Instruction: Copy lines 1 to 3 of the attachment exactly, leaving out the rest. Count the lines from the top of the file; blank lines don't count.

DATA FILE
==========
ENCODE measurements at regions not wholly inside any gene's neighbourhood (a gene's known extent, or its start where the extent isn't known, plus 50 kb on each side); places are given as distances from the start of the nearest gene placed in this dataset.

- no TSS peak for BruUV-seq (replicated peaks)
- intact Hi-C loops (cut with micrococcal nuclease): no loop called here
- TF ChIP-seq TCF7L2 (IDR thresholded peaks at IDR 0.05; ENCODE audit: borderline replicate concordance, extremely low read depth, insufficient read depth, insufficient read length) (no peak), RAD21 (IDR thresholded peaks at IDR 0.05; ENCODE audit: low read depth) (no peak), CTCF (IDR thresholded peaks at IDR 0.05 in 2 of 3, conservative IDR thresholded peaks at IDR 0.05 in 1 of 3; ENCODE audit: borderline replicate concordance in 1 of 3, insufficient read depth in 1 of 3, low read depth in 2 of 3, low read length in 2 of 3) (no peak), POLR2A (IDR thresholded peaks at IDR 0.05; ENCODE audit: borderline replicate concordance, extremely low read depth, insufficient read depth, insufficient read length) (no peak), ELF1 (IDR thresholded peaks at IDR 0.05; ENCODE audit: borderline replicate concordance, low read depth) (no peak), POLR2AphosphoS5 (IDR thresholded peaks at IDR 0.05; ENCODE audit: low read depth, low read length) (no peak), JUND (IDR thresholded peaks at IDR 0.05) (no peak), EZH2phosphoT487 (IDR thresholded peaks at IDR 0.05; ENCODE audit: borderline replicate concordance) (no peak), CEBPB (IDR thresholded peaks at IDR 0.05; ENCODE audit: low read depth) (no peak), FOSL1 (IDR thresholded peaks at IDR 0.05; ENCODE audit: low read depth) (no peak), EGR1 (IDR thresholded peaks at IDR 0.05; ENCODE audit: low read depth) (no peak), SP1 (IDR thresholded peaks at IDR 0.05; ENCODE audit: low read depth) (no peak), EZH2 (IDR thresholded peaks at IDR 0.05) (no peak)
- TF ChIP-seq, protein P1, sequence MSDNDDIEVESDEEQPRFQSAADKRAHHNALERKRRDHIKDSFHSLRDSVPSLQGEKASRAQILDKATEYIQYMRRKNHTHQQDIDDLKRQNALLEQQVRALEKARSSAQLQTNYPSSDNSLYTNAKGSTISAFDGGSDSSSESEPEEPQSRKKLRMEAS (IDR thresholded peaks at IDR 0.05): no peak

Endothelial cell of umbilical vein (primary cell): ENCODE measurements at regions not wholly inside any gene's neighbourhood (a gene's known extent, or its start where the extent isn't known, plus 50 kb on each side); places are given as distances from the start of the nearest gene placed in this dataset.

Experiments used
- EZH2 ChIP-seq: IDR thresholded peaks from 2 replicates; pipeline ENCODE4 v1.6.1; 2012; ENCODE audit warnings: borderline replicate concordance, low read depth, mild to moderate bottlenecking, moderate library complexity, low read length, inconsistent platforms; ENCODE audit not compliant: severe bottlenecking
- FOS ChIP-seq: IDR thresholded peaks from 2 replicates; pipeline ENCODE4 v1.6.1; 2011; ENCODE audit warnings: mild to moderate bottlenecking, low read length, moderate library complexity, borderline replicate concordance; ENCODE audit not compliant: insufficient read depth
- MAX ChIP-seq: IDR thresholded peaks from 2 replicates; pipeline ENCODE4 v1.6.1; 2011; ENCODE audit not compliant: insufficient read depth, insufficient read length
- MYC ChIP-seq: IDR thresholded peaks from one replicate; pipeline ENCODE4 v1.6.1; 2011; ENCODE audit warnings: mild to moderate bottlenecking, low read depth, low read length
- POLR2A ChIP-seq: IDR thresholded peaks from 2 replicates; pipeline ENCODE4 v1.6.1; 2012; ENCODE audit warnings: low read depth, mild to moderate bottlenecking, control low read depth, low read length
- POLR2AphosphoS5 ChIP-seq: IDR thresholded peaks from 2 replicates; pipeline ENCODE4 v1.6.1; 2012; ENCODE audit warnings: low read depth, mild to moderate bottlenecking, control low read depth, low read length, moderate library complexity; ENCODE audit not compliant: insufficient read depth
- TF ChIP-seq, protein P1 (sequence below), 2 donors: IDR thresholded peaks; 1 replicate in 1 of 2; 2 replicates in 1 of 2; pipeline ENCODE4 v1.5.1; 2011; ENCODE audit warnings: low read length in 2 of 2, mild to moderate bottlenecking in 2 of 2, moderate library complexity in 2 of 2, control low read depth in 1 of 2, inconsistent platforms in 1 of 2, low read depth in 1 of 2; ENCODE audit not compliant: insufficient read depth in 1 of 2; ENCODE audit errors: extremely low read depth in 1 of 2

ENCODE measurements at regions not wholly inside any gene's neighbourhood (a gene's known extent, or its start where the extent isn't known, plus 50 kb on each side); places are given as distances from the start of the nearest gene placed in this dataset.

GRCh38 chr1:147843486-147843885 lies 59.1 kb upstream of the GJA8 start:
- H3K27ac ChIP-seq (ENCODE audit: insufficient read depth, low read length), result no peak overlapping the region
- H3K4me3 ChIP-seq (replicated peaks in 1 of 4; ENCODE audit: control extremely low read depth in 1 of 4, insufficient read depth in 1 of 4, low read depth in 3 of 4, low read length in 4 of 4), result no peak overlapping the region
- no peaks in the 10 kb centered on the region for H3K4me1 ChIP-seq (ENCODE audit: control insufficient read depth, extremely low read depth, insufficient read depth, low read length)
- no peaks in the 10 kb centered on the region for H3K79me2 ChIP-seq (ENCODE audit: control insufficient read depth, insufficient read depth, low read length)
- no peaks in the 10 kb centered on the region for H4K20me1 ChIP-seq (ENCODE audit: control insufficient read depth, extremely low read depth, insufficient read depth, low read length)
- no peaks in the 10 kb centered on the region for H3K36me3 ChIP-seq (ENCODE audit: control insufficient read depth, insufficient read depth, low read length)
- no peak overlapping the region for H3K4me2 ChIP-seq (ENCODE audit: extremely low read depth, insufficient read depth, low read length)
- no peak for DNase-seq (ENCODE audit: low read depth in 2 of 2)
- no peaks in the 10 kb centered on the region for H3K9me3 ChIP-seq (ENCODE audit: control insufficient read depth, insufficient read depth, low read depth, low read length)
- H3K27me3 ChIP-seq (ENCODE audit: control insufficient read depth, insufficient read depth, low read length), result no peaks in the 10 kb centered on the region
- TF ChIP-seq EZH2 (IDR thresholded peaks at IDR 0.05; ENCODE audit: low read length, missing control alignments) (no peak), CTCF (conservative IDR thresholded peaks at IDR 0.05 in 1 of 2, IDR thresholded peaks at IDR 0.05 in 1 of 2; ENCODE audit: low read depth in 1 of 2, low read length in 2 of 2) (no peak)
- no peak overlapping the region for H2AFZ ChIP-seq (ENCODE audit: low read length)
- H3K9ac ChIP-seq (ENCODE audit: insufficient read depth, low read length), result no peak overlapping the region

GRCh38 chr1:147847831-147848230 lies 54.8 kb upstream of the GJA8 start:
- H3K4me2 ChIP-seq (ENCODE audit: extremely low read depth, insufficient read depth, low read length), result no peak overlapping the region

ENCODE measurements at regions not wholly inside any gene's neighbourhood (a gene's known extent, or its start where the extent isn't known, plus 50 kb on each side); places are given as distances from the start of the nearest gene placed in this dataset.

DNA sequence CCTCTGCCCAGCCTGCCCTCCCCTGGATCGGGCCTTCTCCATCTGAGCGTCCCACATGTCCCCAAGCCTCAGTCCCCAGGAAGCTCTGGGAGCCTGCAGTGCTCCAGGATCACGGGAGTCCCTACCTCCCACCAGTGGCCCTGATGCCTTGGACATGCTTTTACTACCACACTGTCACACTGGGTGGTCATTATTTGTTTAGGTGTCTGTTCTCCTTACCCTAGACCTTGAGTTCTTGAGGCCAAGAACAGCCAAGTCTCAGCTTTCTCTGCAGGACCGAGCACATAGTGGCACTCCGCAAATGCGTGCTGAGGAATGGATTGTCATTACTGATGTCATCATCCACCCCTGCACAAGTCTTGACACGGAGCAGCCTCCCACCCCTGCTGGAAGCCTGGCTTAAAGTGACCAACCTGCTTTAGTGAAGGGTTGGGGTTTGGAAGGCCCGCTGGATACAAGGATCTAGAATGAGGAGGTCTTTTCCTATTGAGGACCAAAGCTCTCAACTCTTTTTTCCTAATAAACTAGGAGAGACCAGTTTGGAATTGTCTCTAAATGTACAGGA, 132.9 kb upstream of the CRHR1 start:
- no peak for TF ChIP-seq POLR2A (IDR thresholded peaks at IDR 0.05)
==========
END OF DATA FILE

ENCODE measurements at regions not wholly inside any gene's neighbourhood (a gene's known extent, or its start where the extent isn't known, plus 50 kb on each side); places are given as distances from the start of the nearest gene placed in this dataset.

- no TSS peak for BruUV-seq (replicated peaks)
- intact Hi-C loops (cut with micrococcal nuclease): no loop called here